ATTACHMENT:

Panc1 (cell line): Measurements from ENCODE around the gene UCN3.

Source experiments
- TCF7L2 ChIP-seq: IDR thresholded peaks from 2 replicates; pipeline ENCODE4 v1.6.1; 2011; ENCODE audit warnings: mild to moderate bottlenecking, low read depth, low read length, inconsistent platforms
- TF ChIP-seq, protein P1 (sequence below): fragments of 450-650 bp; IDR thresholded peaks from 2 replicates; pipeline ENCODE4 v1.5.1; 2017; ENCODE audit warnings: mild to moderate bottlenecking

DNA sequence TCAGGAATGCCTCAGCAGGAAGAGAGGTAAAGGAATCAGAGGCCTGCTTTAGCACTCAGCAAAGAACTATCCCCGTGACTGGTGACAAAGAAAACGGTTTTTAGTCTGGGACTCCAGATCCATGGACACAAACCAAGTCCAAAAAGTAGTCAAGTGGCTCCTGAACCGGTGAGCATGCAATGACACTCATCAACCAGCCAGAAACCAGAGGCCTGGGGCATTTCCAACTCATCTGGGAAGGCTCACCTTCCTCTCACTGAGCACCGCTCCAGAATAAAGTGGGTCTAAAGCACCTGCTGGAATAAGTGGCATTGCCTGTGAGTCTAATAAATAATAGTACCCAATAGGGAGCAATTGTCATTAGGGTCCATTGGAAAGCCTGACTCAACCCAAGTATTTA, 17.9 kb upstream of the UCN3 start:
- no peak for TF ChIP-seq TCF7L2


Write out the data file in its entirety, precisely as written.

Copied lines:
Panc1 (cell line): Measurements from ENCODE around the gene UCN3.

Source experiments
- TCF7L2 ChIP-seq: IDR thresholded peaks from 2 replicates; pipeline ENCODE4 v1.6.1; 2011; ENCODE audit warnings: mild to moderate bottlenecking, low read depth, low read length, inconsistent platforms
- TF ChIP-seq, protein P1 (sequence below): fragments of 450-650 bp; IDR thresholded peaks from 2 replicates; pipeline ENCODE4 v1.5.1; 2017; ENCODE audit warnings: mild to moderate bottlenecking

DNA sequence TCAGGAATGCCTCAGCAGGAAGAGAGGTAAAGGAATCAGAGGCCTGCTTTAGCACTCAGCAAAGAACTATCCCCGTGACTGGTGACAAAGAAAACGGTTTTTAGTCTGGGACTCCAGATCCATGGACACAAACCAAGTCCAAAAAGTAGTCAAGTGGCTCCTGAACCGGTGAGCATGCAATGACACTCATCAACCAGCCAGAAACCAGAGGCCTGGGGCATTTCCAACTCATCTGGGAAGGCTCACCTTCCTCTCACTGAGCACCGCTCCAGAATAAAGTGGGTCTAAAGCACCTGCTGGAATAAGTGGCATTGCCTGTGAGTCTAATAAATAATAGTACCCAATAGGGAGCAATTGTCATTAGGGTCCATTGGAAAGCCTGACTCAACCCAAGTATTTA, 17.9 kb upstream of the UCN3 start:
- no peak for TF ChIP-seq TCF7L2